Earlier this week, the Speaker of the Oklahoma House of Representatives, T.W. Shannon, scuttling any hopes that the Insure Oklahoma program could remain a viable option for providing health insurance to some low-income working Oklahomans. This means that the program’s recipients could end up, along with some 130,000 other Oklahomans with family incomes below the poverty level, stuck without health insurance options.
The Speaker explained it was a ‘philosophical choice’ not to support Gov. Fallin’s proposal to keep the Insure Oklahoma program going, by directing $50 million dollars in state only funds to cover up to 9,000 Oklahomans. Speaker Shannon explained his decision further by saying, “I don’t believe providing health insurance is a proper or efficient function of government.”
He also blamed the demise of the Insure Oklahoma program on President Obama stating that, “It is unfortunate these Oklahomans will be without health insurance due to President Obama’s policies, despite the guarantees that everyone would be covered.”
The government providing or assisting with the purchase of health insurance is not a new concept conjured up by President Obama and the Affordable Care Act. Government sponsored health insurance programs exist in many forms. The two most popular are Medicare, which provides health insurance to Americans 65 years and older and persons with disabilities, and Medicaid, which primarily covers low-income children, pregnant women, and persons with disabilities. The Department of Defense provides health care coverage to uniform service members, retirees, and their families through the health care program Tricare.
Altogether, nearly 1.5 million Oklahomans, or almost 40 percent of the state’s population receive health insurance through one of these government sponsored program. These Oklahomans include almost all seniors 65 and older and persons with disabilities, more than half of all children, service members, and some veterans.
Government also pays to provide private health insurance to public employees, such as teachers, firefighters, law enforcement officers, and safety inpectors. There were almost 250,000 Oklahomans employed by the state and local governments in 2011 and an additional 35,000 Oklahomans employed by the federal government. In addition to state employees, Oklahoma offers health insurance benefits to elected and appointed state officials, including members of the Legislature such as Speaker Shannon. Providing health insurance benefits to public employees gives the government the ability to compete for applicants who may otherwise pursue employment options in the private sector. According to Oklahoma Statute, one of the purposes of the Oklahoma Employees Insurance and Benefits Act is, “To enable the state to attract and retain qualified employees by providing health, dental, and life insurance benefits similar to those commonly provided in private industry.”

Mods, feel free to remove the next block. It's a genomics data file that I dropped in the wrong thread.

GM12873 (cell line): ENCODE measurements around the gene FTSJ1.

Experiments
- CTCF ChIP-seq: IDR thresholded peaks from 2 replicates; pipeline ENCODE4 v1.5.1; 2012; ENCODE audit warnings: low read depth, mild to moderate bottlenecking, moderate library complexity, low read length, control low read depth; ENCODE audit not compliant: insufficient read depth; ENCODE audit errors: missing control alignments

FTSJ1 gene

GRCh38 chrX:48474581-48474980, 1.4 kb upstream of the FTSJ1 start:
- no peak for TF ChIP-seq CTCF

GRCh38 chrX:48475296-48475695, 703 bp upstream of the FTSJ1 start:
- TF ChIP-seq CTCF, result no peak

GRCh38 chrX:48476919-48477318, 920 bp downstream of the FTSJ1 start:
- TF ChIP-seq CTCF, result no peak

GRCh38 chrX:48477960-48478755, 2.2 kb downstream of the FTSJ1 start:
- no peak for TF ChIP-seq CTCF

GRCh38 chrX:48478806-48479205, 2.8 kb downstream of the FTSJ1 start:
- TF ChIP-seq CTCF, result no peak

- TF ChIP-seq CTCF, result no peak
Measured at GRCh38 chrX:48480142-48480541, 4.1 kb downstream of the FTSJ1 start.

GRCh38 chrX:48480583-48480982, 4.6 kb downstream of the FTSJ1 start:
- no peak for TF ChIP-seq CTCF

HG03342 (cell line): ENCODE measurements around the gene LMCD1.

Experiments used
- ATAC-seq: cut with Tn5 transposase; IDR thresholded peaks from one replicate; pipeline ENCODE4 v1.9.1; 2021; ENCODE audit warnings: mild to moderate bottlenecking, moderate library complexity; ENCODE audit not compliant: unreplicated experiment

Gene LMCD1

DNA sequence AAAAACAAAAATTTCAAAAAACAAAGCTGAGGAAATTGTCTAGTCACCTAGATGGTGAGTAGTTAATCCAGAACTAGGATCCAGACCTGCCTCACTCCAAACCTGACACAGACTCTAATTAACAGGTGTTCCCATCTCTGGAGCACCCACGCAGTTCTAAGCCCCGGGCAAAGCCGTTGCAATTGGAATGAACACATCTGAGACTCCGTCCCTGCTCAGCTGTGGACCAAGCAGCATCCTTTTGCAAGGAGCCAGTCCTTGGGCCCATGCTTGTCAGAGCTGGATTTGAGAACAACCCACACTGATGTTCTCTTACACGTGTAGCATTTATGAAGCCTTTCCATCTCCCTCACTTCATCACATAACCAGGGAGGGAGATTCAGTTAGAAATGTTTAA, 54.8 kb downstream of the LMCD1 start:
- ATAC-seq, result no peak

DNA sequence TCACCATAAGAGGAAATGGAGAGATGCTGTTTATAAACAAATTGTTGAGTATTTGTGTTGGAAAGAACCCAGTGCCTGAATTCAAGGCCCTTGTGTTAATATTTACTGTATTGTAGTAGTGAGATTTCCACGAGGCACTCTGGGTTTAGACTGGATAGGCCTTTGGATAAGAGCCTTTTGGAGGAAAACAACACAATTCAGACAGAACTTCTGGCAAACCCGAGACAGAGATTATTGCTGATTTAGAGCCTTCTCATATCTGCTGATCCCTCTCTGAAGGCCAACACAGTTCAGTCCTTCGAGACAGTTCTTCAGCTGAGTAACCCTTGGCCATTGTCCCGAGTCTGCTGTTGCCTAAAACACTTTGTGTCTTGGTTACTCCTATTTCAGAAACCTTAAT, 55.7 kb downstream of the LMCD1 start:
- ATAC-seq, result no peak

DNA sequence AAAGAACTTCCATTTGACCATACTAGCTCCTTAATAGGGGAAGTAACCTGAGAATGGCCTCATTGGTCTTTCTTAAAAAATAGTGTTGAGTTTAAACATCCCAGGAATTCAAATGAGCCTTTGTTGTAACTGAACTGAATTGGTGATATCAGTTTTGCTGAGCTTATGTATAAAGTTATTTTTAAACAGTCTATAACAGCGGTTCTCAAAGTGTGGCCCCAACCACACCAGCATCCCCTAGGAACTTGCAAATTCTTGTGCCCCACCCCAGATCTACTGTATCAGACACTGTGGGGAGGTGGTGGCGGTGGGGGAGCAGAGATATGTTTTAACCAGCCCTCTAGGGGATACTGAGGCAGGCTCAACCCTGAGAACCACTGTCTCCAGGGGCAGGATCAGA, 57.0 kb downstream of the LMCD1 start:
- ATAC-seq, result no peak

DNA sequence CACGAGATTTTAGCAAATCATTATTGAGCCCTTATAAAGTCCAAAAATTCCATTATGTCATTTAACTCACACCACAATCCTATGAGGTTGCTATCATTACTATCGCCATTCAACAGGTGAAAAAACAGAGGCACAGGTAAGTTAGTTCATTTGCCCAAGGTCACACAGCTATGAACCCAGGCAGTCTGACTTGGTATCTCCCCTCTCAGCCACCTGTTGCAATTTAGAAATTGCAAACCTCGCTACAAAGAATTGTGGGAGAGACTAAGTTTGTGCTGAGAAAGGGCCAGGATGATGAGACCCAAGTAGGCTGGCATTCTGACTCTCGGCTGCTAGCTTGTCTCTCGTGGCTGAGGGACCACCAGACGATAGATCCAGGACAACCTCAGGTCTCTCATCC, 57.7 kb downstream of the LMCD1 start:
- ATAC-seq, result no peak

Public employees are not the only beneficiaries of government assistance in providing health insurance. Private businesses and organizations receive tax benefits for providing health insurance to their employees. This too, allows private companies to offer attractive benefits, in addition to salary compensation, to compete for sought after applicants.
The reality is that if government didn’t provide health insurance, at least 1.5 million Oklahomans, including seniors, service members, those with disabilities and the poor, would be left without coverage. Is this really what Speaker Shannon believes?